Essays / The Pontifical Papers


ayo-sogunro-presenThis is the fourth part of the article series, “The Hierarchy of Nigerian Policy”. Read Part 1 herePart 2 here, and Part 3 here.

In a democracy, every citizen participates in policymaking through decentralised systems, periodic elections, feedback processes, referendums, legislative fiscal oversight and, importantly, uncomplicated impeachment and recall processes. But, as our continuing discussion on the Hierarchy of Nigerian Policy shows, the Nigerian policymaking template is more analogous to a business corporation than to a democratic entity.

Today, we discuss the Senior Staff of the Nigerian Plc: those Nigerians who, by luck or determination, have become individually relevant to the policymaking process. They are societal leaders or “influencers”. They include entertainment and sports celebrities, super-professionals, accomplished religious leaders, high-ranking civil servants, top CEOs and the high-end income earners of most industries. But these people don’t participate in policymaking. They merely act as a socio-cultural crowd control for less-privileged Nigerians.

In fact, members of this category will often steer clear of divisive policy issues: their economic status being too valuable to risk by incurring official disfavour. For, although they seem influential, they are in fact very powerless against the political system. Senior Staff Nigerians are also liable to have their businesses ruined by deliberate government action or policy if they step way out of line.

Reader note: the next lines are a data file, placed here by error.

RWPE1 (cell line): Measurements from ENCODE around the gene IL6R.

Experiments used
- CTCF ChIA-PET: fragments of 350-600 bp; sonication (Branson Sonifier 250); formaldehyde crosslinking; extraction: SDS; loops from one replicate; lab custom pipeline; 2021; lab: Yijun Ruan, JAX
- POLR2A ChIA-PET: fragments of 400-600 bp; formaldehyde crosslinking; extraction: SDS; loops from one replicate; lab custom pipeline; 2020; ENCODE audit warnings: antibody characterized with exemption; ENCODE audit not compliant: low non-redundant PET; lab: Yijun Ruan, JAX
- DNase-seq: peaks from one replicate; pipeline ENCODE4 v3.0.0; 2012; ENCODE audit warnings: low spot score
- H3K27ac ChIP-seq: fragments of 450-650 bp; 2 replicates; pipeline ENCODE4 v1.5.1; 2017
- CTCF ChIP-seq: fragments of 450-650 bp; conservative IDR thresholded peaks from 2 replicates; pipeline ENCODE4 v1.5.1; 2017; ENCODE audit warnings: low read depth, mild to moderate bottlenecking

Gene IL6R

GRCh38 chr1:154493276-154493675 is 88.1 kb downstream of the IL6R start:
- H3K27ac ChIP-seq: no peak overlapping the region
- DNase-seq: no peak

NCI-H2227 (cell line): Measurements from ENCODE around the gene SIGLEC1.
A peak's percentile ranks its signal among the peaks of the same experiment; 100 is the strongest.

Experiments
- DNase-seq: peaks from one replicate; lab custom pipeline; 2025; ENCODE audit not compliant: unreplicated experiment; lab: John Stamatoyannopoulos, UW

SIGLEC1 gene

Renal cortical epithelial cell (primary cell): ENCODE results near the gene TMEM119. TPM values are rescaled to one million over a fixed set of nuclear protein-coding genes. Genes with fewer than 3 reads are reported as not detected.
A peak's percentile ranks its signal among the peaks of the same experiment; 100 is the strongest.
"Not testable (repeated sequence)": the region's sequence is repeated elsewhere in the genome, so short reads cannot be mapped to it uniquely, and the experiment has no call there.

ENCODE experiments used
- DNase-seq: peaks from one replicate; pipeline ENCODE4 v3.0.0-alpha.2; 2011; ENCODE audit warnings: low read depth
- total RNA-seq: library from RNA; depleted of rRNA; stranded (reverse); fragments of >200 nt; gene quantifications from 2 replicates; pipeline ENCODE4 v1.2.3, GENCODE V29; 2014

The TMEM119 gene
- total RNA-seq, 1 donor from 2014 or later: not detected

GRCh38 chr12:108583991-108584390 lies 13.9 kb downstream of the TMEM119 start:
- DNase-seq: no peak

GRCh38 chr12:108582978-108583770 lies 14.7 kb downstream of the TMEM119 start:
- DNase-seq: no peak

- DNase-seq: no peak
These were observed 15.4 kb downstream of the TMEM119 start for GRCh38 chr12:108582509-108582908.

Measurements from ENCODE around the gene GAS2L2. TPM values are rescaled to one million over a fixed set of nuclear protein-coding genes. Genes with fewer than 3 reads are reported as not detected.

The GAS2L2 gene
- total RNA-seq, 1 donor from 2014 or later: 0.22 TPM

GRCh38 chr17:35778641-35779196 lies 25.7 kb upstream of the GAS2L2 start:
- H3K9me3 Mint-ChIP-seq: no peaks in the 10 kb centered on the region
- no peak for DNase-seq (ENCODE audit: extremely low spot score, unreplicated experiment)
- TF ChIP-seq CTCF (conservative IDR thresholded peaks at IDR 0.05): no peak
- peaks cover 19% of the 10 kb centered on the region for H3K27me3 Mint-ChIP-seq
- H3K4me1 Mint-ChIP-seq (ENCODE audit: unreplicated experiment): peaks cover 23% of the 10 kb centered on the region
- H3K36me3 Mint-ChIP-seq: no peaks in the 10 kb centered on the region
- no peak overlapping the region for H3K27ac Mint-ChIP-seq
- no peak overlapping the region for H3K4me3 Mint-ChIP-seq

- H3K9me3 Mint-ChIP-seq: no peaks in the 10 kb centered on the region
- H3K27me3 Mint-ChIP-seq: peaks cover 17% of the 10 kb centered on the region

The less satisfied—or more conscientious—members of the Senior Staff tend to self-exile and build their influence from outside the country. Or, they may craft ways of earning income outside the patronage system—a very difficult objective in Nigeria. Still, some seemingly rebellious Senior Staff may simply be waiting for a favourable opportunity to step into positions in the political system.

In any case, economic independence enables dissatisfied Senior Staff to “make noise” without risking a loss of livelihood or reputation. They may become the international face of social movements, advocacy campaigns, and constitutional change. But, so far, the political system has firmly fixed the extent of their relevance to Nigerian policymaking.

The rest of the Senior Staff tend to be silent during periods of mass disquiet, hibernating until the political climate is settled.  They are, therefore, the friends of “any government in power”. They are the ones who pay for media adverts congratulating public officials and the system’s Shareholders; the ones who publicly praise the latest policy direction of government. And, as a reward for their loyalty to the political system, they attract political patronage and enjoy the ease of doing business in Nigeria.

As with most corporations, the members of Nigeria’s Management (that is, the unelected members of government) are recruited, almost exclusively, from members of the Senior Staff who have proved their loyalty to the political system—and to a class of its Shareholders—over time.

Nigeria’s Management includes the federal ministers, the state commissioners and all the “special advisers”. It encompasses the heads of policymaking or policy-enforcing ministries, departments, agencies and the hundreds of other statutory commissions and councils. The infamous “Oga at the top” interview aptly captures how policymaking differentiates Senior Staff from Management. The Oga can solely determine policy, sometimes in so arbitrary a manner that those at lower levels have to hesitate before speaking.